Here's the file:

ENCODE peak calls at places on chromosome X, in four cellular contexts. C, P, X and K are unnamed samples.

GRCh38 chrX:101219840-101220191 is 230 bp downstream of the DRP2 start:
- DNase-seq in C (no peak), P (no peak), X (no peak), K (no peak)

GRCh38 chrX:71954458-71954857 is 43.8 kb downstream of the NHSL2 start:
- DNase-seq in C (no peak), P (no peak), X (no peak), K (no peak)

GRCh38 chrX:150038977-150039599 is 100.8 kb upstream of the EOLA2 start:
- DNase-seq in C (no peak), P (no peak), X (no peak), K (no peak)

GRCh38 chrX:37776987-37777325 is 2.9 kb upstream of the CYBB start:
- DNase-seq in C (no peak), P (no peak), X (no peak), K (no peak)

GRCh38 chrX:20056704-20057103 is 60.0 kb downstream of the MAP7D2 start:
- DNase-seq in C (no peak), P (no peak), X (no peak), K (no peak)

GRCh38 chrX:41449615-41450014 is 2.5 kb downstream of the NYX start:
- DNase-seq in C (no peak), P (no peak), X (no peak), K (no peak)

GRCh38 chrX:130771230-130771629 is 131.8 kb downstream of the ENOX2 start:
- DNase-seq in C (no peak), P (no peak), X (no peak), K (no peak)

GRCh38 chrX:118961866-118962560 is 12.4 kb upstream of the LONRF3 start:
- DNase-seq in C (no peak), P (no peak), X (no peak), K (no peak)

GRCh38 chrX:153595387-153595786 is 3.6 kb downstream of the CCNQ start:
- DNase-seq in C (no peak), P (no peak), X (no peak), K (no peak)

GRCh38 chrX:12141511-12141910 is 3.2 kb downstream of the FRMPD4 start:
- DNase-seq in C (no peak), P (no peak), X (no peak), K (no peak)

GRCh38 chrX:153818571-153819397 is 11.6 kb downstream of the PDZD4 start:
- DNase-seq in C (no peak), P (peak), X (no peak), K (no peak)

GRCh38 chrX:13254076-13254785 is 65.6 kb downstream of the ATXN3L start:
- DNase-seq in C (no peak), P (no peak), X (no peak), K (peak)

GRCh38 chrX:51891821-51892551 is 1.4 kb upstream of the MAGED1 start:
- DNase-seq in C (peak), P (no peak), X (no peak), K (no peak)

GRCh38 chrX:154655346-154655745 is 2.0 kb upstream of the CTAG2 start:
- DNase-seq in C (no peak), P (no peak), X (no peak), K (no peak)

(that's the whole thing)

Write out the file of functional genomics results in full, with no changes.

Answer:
ENCODE peak calls at places on chromosome X, in four cellular contexts. C, P, X and K are unnamed samples.

GRCh38 chrX:101219840-101220191 is 230 bp downstream of the DRP2 start:
- DNase-seq in C (no peak), P (no peak), X (no peak), K (no peak)

GRCh38 chrX:71954458-71954857 is 43.8 kb downstream of the NHSL2 start:
- DNase-seq in C (no peak), P (no peak), X (no peak), K (no peak)

GRCh38 chrX:150038977-150039599 is 100.8 kb upstream of the EOLA2 start:
- DNase-seq in C (no peak), P (no peak), X (no peak), K (no peak)

GRCh38 chrX:37776987-37777325 is 2.9 kb upstream of the CYBB start:
- DNase-seq in C (no peak), P (no peak), X (no peak), K (no peak)

GRCh38 chrX:20056704-20057103 is 60.0 kb downstream of the MAP7D2 start:
- DNase-seq in C (no peak), P (no peak), X (no peak), K (no peak)

GRCh38 chrX:41449615-41450014 is 2.5 kb downstream of the NYX start:
- DNase-seq in C (no peak), P (no peak), X (no peak), K (no peak)

GRCh38 chrX:130771230-130771629 is 131.8 kb downstream of the ENOX2 start:
- DNase-seq in C (no peak), P (no peak), X (no peak), K (no peak)

GRCh38 chrX:118961866-118962560 is 12.4 kb upstream of the LONRF3 start:
- DNase-seq in C (no peak), P (no peak), X (no peak), K (no peak)

GRCh38 chrX:153595387-153595786 is 3.6 kb downstream of the CCNQ start:
- DNase-seq in C (no peak), P (no peak), X (no peak), K (no peak)

GRCh38 chrX:12141511-12141910 is 3.2 kb downstream of the FRMPD4 start:
- DNase-seq in C (no peak), P (no peak), X (no peak), K (no peak)

GRCh38 chrX:153818571-153819397 is 11.6 kb downstream of the PDZD4 start:
- DNase-seq in C (no peak), P (peak), X (no peak), K (no peak)

GRCh38 chrX:13254076-13254785 is 65.6 kb downstream of the ATXN3L start:
- DNase-seq in C (no peak), P (no peak), X (no peak), K (peak)

GRCh38 chrX:51891821-51892551 is 1.4 kb upstream of the MAGED1 start:
- DNase-seq in C (peak), P (no peak), X (no peak), K (no peak)

GRCh38 chrX:154655346-154655745 is 2.0 kb upstream of the CTAG2 start:
- DNase-seq in C (no peak), P (no peak), X (no peak), K (no peak)